The 4 years I spent in Townsville working on these projects were brilliant in every aspect and I enjoyed the tropical climate. One of the main reasons why I had such a meaningful and productive time in Far North Queensland was Carl. His mentorship, supervision, and guidance made my PhD a great experience. It was also Carl who introduced me to Daniela Rubatto and Jörg Hermann in Canberra, who I will be working closely with shortly. Additionally, during my PhD, Brian Rusk enabled me to continue working on and developing my skills in the field of fluid inclusions via collaboration studying a range of interesting ore deposits. Nick Oliver, who was just about to leave JCU when I arrived, remained an important mentor both in and out of the field. The combination of Carl, Nick, and Brian in the field surprisingly ended not in chaos, but in productive and fun trips to the Mt Lofty Ranges in South Australia and to the Mt Isa inlier in Queensland where I was able to pick up on a lot of their experience and expertise.

Tony Kemp was still at JCU at that time and he introduced me to the world of radiogenic isotopes when we tried to understand Nd isotope homogenization during metamorphism on a (sub-) grain-scale, and this approach became a key part of my further studies.

After completing my PhD in 2014, I was awarded a Swiss National Science Foundation Early Post Doc mobility fellowship, which enabled me to move across the Australian continent to the University of Western Australia to work with Tony Kemp. Again, I was very fortunate and privileged to have Tony as a great mentor and inspiring researcher who opened many doors on my journey and triggered my interest in working on some of the oldest rocks on Earth. These studies included some fantastic trips to the Yilgarn Terrane and the Pilbara Craton in Western Australia. Thanks is also due to Marco Fiorentini, under whose guidance I remained at UWA and joined the ARC Core to Crust Fluid Systems team to continue work on crustal-fluid processes. In mid 2018 I was awarded an Ambizione Fellowship, which brings me after 9 years Downunder back to Switzerland, and to Bern in particular. I am very excited for this next journey and feel very privileged to work with Jörg Hermann, Daniela Rubatto, Thomas Pettke and other Institute members in both Bern and Lausanne and with the Swiss geoscience community in general. I am very grateful that thus far I have had the opportunity to not only work with very smart people but also with great personalities, which in my opinion is equally important. Finally, I would like to thank my father for the financial support during my studies in Bern and of course my always supportive partner Hannah.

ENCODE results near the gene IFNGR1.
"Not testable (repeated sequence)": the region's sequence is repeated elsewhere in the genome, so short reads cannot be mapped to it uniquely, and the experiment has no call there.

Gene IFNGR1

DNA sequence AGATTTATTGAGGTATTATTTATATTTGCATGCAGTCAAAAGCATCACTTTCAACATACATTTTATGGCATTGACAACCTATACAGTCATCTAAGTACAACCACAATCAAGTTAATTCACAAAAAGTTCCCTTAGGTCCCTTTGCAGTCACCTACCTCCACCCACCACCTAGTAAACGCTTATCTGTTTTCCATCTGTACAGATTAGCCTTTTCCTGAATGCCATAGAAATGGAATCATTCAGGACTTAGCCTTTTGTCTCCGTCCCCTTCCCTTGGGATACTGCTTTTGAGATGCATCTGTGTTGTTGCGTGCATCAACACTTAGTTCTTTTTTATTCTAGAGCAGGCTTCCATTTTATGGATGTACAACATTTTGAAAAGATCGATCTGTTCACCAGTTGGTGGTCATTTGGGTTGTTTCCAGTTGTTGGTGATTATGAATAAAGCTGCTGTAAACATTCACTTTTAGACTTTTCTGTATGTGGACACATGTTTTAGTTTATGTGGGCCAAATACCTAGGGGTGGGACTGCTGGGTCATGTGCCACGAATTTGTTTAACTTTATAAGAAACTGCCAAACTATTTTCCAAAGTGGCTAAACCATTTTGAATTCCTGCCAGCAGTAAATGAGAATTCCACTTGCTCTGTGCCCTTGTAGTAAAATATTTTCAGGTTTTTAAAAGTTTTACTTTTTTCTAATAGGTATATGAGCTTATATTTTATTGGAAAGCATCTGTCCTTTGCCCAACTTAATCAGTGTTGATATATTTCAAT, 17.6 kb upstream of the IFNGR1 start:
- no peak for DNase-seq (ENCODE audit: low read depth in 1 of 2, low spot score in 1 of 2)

Johannes Hämmerli (University of Western Australia)

Citation for Nicolas Greber


Nicolas Greber studied at the Institute für Geologie, University of Bern, and continued here for a PhD. Subsequently, Nicolas went on to fill a postdoctoral position at The University of Chicago, USA (Prof. Dauphas). Presently he is a postdoctoral researcher in Isotope Geochemistry, University of Geneva (Prof. Schaltegger).

In his PhD Nicolas found that Mo isotope ratios in molybdenite are significantly different from their host rocks, observing high temperature Mo isotope fractionation for the first time. This led to the hypothesis that Mo isotope ratios in silicate rocks can be heterogeneous, confirmed in a study of a magmatic fractionation suite. He further constrained the average Mo concentration of the mantle by analysing 30 komatiites from three continents to assess Mo systematics in the Bulk Silicate Earth, at least twice more precisely than previous published estimates. As their Mo isotopic composition matches published data on meteorites, he concluded that isotopic equilibrium of Mo was largely achieved between the core and the silicate mantle in early Earth. His thesis received the faculty prize in the Geosciences 2015 (Philosophisch-naturwissenschaftliche Fakultät).

During his postdoc at the University of Chicago, Nicolas worked on the isotope composition of titanium in studies concerning thermal processing and gas-dust decoupling in the protoplanetary disk and as a potential tracer of evaporation/condensation in the solar nebula or magmatic differentiation in planetary bodies. Striking results concern the maturation of the continental crust. It was thought that the early continental crust was predominantly mafic. However, Nicolas’ 2017 Science paper on “Titanium isotopic evidence for felsic crust and plate tectonics 3.5 Ga ago” concludes that Archean crust had a similar proportion of felsic to mafic rocks to the modern one. Prof. Dauphas wrote in his letter of support for this medal: “This is truly a landmark study that has led to a re-evaluation of existing constraints on the nature of the continental crust though time”. A 2018 Nature paper co-authored by Nicolas complements this insight by applying triple-oxygen isotope composition (Δ17O) and constrains both area and timing of the emergence of landmasses to between 1 and 3 Ga. This pins down the emergence of continental crust to near-modern average elevation and extent to the Archean - Proterozoic transition.